The association between posttraumatic stress disorder (PTSD) and risk of divorce has not been well studied. However, it has been suggested that PTSD is linked to divorce, coping strategies, and emotional intelligence (EI). A study further examining these links found a minor role for PTSD in adjusting to divorce, but a significant correlation between PTSD and psychological distress.
Posttraumatic stress disorder (PTSD) is a mental health disorder characterized by prolonged anxiety after experiencing or witnessing a terrifying event. Most of us know about the association between PTSD and depression; fewer of us may know of the increased rates of divorce among those with PTSD. This link between PTSD and divorce is seen in veterans and prisoners of war, as well as victims of natural disasters, terrorist attacks, death of a child, and traumatic brain injury. For example, those with war-related PTSD experience more marital difficulties than those without PTSD. PTSD may also affect coping strategies after divorce. Emotion-focused coping involves reducing discomfort without changing the situation (for example, denial). On the other hand, problem-focused coping involves changing the situation by performing an action. Sufferers of PTSD tend to use emotion-focused coping following divorce. In addition, a link has been shown between PTSD and emotional intelligence (EI). EI refers to an individual’s capacity to recognize both their own and others’ emotions. People with PTSD usually experience reduced EI; in other words, they don’t understand emotions as well as others. Slanbekova and colleagues wanted to see if PTSD and its associations (coping and EI) affected psychiatric symptoms associated with distress following divorce.
The study published in the Journal of Mental Health included 120 first-time divorcees who were recruited from a divorce support center in Kazakhstan. They were asked to fill out questionnaires to assess EI, PTSD, psychiatric symptoms, coping strategies, and attitudes toward divorce. Of the 120 participants, 53%, 21% and 26% met the criteria for no-PTSD, partial-PTSD, and full-PTSD, respectively. The most common traumatic event was the sudden death of a close acquaintance, followed by a serious accident, a life-threatening illness and adult assault.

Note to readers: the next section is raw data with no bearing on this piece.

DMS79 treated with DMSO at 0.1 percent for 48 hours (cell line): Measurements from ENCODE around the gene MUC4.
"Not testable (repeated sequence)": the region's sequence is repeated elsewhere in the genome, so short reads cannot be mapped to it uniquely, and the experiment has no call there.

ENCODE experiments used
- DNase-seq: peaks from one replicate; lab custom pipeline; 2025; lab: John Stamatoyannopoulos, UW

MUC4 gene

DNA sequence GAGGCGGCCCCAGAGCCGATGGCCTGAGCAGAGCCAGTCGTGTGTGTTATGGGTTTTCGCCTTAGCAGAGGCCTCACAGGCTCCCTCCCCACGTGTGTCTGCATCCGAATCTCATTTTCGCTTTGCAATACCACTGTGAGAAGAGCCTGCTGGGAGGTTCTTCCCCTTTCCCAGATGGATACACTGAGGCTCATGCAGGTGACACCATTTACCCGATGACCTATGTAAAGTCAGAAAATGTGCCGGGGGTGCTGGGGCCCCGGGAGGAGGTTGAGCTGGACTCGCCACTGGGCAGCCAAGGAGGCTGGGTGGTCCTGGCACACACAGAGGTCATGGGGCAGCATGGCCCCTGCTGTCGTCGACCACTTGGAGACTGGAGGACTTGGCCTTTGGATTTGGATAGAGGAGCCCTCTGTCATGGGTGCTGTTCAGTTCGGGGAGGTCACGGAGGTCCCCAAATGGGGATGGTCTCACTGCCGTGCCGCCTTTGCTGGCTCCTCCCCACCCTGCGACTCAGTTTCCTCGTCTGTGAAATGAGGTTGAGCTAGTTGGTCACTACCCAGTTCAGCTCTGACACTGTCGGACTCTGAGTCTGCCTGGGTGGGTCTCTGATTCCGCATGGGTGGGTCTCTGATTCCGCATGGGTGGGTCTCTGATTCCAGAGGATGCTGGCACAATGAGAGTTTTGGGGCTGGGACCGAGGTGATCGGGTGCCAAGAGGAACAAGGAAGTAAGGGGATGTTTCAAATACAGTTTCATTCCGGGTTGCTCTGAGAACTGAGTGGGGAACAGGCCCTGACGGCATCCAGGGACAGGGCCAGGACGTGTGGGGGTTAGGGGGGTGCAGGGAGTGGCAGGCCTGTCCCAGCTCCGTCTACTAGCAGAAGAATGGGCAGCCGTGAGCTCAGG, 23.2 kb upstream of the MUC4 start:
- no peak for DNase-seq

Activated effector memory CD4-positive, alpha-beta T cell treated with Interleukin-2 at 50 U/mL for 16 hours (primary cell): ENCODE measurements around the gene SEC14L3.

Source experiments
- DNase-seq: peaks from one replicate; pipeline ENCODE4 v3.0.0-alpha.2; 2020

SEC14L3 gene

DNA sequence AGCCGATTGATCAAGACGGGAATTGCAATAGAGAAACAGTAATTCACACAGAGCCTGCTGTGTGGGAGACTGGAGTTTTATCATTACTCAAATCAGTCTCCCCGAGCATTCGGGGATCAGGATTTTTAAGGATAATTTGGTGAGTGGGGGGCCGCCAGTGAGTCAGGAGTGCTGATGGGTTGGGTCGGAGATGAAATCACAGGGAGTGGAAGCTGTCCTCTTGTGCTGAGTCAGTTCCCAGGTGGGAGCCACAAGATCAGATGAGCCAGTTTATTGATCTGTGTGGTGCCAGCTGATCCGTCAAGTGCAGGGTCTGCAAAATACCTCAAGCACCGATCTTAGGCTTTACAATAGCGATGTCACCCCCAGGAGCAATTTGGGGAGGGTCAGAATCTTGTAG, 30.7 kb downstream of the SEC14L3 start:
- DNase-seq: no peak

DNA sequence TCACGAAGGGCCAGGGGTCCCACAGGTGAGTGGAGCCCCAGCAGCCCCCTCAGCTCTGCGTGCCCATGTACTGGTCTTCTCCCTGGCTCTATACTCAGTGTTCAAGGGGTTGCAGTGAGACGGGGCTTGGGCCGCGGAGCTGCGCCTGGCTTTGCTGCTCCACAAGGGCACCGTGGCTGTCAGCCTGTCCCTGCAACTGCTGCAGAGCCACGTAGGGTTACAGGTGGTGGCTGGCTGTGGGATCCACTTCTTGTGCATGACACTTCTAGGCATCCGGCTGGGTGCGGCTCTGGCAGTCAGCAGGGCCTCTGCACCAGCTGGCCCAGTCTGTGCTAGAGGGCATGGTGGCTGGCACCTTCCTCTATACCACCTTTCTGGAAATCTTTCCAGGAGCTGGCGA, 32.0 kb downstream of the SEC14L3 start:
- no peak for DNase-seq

While the study found that PTSD likely plays a minor role in being able to adjust after a divorce, the researchers found that PTSD may affect current psychological symptoms of a divorced individual. For example, PTSD was correlated with psychiatric symptom severity in divorcees. Divorce is known to cause psychological distress, and those with PTSD were more likely to have more severe psychological symptoms. Similarly, problem-focused coping was strongly associated with psychiatric symptom severity. In other words, those with greater psychological distress were more likely to use problem-focused coping strategies. Finally, they found that problem-focused coping influenced the impact of PTSD on psychiatric symptom severity, and this result was mediated by EI.
Therefore, psychological distress following divorce may be influenced by PTSD, the use of problem-focused coping, and the ability to manage emotions. These results provide important insight into the treatment of PTSD, suggesting that reducing PTSD symptoms might also help reduce the severity of psychological symptoms of distress.
Written By: Liana Merrill, PhD